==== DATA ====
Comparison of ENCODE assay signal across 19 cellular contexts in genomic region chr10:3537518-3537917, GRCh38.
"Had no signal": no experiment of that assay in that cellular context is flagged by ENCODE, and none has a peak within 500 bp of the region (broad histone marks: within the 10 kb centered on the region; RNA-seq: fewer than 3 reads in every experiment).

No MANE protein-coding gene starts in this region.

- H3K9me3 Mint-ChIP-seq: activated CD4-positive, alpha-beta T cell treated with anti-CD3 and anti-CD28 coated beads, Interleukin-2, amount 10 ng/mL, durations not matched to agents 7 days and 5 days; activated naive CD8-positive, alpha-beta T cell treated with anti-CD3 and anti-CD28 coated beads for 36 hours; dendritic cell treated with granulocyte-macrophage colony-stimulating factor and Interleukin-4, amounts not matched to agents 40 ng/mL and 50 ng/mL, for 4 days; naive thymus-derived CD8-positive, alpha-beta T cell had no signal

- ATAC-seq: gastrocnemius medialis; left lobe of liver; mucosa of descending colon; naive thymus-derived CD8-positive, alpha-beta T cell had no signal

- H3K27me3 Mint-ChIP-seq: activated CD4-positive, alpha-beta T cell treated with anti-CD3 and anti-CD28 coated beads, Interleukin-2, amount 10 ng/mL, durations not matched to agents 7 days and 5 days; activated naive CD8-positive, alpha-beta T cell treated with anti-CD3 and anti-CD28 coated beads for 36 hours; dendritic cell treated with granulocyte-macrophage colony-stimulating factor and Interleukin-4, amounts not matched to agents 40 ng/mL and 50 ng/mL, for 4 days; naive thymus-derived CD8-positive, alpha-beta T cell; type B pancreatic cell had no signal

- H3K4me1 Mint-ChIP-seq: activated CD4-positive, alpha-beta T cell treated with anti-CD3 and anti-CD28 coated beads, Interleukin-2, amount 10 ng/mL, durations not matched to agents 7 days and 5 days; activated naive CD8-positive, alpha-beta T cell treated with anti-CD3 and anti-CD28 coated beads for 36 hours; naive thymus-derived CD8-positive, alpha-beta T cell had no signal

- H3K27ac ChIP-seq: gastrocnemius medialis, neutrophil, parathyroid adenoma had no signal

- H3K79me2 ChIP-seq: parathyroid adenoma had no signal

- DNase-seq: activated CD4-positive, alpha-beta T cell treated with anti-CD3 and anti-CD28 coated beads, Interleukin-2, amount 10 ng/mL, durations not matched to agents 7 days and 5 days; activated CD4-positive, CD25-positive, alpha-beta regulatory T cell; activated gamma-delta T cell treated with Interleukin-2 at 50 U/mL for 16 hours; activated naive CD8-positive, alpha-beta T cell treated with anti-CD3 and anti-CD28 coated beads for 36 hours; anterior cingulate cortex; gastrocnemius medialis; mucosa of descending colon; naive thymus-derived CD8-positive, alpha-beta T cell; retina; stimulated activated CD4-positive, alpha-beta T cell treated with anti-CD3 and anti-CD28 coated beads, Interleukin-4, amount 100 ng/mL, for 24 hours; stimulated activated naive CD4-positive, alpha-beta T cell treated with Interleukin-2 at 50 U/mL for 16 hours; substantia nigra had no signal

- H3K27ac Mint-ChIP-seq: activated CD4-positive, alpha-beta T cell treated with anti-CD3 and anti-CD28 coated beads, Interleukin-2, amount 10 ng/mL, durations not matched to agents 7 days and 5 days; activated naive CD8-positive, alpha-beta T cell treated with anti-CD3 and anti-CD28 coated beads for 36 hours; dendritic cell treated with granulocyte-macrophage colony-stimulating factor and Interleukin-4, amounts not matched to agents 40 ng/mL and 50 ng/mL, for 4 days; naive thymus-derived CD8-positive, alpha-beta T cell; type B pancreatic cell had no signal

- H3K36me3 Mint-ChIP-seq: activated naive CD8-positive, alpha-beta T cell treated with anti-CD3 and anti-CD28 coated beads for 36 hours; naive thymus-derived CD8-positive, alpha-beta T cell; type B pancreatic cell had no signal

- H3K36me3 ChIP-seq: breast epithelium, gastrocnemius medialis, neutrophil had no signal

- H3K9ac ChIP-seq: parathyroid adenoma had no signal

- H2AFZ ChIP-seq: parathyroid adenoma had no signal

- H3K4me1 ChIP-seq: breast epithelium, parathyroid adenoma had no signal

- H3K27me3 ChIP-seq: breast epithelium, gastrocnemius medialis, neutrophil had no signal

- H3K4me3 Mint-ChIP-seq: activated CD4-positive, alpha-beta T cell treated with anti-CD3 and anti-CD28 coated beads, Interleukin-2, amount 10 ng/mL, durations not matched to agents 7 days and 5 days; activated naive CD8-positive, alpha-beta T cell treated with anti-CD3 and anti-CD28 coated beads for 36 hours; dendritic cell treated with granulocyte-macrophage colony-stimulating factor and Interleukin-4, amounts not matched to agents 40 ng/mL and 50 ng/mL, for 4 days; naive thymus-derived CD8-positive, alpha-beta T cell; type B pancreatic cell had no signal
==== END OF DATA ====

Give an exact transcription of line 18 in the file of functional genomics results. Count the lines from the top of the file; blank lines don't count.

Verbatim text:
- H3K4me3 Mint-ChIP-seq: activated CD4-positive, alpha-beta T cell treated with anti-CD3 and anti-CD28 coated beads, Interleukin-2, amount 10 ng/mL, durations not matched to agents 7 days and 5 days; activated naive CD8-positive, alpha-beta T cell treated with anti-CD3 and anti-CD28 coated beads for 36 hours; dendritic cell treated with granulocyte-macrophage colony-stimulating factor and Interleukin-4, amounts not matched to agents 40 ng/mL and 50 ng/mL, for 4 days; naive thymus-derived CD8-positive, alpha-beta T cell; type B pancreatic cell had no signal